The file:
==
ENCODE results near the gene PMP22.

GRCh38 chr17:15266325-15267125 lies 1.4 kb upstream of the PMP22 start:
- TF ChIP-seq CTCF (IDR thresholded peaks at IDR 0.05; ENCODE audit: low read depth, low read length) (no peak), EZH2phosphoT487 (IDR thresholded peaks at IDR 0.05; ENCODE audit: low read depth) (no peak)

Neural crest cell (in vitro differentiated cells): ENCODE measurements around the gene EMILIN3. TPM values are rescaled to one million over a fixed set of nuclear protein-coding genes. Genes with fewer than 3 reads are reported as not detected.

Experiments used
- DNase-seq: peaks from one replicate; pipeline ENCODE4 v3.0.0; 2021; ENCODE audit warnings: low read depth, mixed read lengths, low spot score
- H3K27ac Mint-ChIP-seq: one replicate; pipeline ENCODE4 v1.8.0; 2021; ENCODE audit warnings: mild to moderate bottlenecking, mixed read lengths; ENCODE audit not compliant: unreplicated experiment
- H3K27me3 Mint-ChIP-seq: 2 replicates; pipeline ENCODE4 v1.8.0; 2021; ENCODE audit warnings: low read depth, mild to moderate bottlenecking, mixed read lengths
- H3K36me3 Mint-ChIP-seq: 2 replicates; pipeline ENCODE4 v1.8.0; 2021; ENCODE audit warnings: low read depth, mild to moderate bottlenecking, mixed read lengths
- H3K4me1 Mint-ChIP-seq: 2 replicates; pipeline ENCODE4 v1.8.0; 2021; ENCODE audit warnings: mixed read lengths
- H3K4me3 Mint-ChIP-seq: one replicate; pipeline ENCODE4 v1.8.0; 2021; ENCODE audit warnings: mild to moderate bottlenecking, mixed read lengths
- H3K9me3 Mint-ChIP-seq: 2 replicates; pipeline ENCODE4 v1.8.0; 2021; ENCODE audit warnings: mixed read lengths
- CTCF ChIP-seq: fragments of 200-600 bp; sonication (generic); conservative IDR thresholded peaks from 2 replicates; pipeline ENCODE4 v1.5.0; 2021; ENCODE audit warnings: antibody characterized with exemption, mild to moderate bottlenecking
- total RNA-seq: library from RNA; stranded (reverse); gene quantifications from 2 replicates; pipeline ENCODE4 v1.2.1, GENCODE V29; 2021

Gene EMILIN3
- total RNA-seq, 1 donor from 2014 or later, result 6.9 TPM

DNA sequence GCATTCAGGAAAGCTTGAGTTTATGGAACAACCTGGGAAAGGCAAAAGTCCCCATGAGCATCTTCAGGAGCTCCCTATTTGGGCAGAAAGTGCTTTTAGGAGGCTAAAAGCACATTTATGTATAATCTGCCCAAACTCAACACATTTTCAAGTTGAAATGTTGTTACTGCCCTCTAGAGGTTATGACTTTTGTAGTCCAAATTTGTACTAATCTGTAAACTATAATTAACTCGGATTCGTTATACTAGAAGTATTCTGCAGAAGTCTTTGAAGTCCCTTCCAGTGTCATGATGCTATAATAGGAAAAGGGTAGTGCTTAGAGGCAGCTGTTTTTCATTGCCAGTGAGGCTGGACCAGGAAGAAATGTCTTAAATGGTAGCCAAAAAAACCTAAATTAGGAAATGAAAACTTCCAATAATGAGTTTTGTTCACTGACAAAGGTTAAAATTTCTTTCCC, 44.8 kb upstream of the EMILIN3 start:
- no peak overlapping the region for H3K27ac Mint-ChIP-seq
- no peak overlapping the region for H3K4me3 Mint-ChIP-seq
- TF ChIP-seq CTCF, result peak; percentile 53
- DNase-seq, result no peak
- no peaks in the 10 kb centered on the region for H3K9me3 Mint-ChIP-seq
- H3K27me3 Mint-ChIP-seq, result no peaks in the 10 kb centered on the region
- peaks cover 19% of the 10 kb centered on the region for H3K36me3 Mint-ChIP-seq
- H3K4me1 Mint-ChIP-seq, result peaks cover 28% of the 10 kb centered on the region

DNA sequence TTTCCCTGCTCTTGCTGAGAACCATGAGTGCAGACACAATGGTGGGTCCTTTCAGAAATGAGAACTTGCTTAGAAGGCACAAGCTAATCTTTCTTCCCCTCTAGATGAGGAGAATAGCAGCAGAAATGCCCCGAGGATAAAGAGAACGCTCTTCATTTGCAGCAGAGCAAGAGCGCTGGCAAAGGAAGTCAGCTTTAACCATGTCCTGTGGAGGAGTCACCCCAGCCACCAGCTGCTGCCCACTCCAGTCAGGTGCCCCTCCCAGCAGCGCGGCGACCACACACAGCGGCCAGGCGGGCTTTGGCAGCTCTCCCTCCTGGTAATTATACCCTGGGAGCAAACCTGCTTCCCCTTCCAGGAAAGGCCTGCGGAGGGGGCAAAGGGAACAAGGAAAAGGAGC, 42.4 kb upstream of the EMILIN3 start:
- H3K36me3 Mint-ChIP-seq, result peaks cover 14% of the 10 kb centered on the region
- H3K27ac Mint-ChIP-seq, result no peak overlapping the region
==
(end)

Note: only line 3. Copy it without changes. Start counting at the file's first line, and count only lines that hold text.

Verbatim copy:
- TF ChIP-seq CTCF (IDR thresholded peaks at IDR 0.05; ENCODE audit: low read depth, low read length) (no peak), EZH2phosphoT487 (IDR thresholded peaks at IDR 0.05; ENCODE audit: low read depth) (no peak)